Life has not been kind to my ability to blog. I am riffing this post out without bothering to check when the last time I wrote something was, but I am pretty certain it was >6 months ago or thereabouts.

Having a child definitely sharpens the mind with respect to allocation of time. It is my most scarce resource by far now. Primarily because much of it is given over willingly to my 4-month old daughter, but work, school and my wonderful wife are always there to spend the remainder on.

Of school, things have become much more clear during the last months. I chuckle when I think of what I imagined an undergrad degree in economics to consist of. I thought it would be an ultra-rigorous battery of courses that would leave one quite well versed on the ins and outs of non-specialized economic practice. In reality, this is probably more the case at some other institutions, but overall the UG degree is little more than a moldable jumping off point for a) grad school in Econ or policy, b) an MBA, c) some job with general analysis duties or other less-than-accountant-level demands d) maybe pursuing a law degree.

I am pretty far along on the grad school preparatory path. You can take the course 'Calculus for business' class and be done with mathematical requirements at UIC. Conversely, if you would like to attend a reasonably useful grad school, you would be well-advised to take Calc I, II, and III (multi variable calculus) and then at a minimum, Linear Algebra, Introduction to Advanced Mathematics and Real Analysis. I am doing this “minimum,” which, FWIW, will also get me a math minor. This I will accept as a little gold star for taking far, far more math than I ever envisioned I might in my life. Per below, it is also a little plus on the signaling front.

Another giant piece of the puzzle is crushing the quantitative portion of the GRE examination. Most grad school websites give lip service to the verbal portion, but judging from the deeply English-challenged student instructor pool at UIC and a more general finger in the wind, this is not terribly important. In fact, a professor well-placed to know about issues involving GRE scores and admissions told me a certain score (the equivalent of roughly a 95 in normal 100% scaling) would not likely be good enough to be considered for most competitive programs “but since you're American you might get by with that.” So there is apparently some elasticity of substitution with respect to the sections of the test. This could be looked at as a sop to underprepared US students but I think it is more fairly looked at as ALSO a sop to foreign students who perform often terribly on the verbal portion and must certainly be deeply compromised in the cultural savior fairer that is a hallmark of good economists (you have to know enough about the nuanced complexities of the world to notice the interesting things to research). The GRE is a weird sort of pure sorting mechanism in that the level of math is really nothing beyond a solid HS level math curriculum. It is as more about the ability to take a stressful test well than it is about the material, as most anyone who is applying to Econ PhD programs has taken math years and years beyond the level present on the test. It is an unfortunate mechanism for these who lack strength in high stakes test taking but might otherwise be apt future economists, but them's the breaks. Summer mission: learn how to ace the GRE quant section.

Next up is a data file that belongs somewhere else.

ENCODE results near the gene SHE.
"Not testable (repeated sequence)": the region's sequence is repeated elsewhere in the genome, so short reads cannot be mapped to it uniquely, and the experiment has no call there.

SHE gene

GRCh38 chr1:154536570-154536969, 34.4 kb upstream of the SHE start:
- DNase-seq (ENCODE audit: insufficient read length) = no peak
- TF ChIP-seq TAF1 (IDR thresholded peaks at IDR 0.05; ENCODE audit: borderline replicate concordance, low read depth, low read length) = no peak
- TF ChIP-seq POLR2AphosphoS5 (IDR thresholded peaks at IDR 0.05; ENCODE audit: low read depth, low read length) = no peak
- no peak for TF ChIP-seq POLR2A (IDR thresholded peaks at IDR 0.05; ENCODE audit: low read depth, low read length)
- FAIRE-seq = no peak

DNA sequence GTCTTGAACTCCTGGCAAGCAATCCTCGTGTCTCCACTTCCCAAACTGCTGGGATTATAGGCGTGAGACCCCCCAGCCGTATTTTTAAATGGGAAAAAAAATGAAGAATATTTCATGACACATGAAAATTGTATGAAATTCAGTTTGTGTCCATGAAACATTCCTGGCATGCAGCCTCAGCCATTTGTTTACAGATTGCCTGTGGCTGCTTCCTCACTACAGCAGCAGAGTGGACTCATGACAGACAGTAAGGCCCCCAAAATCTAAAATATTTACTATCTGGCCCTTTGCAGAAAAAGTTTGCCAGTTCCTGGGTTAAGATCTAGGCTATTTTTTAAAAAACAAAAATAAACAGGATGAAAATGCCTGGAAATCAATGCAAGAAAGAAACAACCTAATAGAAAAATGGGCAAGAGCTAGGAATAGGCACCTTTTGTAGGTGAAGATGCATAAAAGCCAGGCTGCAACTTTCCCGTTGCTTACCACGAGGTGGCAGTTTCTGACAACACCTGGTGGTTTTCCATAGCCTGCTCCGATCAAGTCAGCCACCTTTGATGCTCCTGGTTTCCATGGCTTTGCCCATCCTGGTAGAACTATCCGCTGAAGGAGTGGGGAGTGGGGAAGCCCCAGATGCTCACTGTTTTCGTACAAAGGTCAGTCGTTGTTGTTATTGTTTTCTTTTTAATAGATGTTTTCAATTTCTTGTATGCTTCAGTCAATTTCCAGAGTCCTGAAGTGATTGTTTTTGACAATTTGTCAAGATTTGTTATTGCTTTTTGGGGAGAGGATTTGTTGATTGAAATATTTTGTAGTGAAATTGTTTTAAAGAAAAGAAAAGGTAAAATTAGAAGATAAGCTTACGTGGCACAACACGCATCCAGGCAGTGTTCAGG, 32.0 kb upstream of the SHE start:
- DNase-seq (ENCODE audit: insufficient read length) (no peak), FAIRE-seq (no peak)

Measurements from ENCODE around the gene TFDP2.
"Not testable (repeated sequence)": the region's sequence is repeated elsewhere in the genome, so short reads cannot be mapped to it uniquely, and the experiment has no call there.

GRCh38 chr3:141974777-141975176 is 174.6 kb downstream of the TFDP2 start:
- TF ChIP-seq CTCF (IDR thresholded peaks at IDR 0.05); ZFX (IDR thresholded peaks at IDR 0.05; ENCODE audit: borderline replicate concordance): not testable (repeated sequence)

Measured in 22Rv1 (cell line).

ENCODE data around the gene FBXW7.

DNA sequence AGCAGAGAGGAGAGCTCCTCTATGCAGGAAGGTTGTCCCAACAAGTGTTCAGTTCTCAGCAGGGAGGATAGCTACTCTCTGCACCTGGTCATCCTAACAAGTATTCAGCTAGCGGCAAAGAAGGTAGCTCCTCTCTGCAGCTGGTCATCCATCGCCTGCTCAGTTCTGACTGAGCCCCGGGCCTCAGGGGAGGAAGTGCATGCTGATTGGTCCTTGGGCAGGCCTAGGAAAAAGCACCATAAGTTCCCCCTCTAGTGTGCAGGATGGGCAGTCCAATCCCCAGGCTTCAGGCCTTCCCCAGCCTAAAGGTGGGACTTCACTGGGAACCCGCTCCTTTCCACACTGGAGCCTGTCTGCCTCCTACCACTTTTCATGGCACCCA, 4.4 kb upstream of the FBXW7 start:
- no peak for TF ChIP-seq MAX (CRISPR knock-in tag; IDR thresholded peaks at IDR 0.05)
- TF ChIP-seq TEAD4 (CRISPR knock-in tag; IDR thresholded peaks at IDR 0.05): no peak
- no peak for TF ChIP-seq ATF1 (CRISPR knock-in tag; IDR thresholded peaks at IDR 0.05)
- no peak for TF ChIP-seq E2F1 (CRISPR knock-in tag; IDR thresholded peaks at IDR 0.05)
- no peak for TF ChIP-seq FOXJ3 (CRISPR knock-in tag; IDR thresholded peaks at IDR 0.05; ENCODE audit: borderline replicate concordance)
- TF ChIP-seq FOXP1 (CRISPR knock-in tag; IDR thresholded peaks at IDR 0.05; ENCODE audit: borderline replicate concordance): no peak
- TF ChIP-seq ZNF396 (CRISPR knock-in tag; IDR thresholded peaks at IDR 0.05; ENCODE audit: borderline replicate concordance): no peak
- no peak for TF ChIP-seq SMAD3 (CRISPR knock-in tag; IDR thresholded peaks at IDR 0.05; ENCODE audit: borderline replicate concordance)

The GRE is also one component of the signaling part of grad school admissions. There are large, busy forums discussing Econ grad admissions and much of what is discussed is how to look like a good candidate. My current semester features some calculations based on such considerations. I eschewed taking a course on the history of economic thought that I have been waiting for the university to offer for the last three semesters in favor of a course on Game Theory. I thought that would look much more compelling on a transcript in the end, not only because of its content, but also because of the pure signal of “STAT 473,” a monikor that denotes a “grad-level” course. 400s and 500s good, 300s….meh. The course has turned out to be really good and engaging, but my primary reason for taking it was to send the right signal. There is much overlap of course between some of these signals and engaging learning opportunities, such as the research work I have been doing and the next research gig I am about to start, but forget to consider the signaling value at your peril. Letters of recommendation, publishing credits, etc. etc. all are critical in the marginal battle to get noticed in a sea of candidates, many of whom are tossing a Hail Mary pass with their applications in the first place. Hence the need for such crude first order sorting mechanisms as the GRE.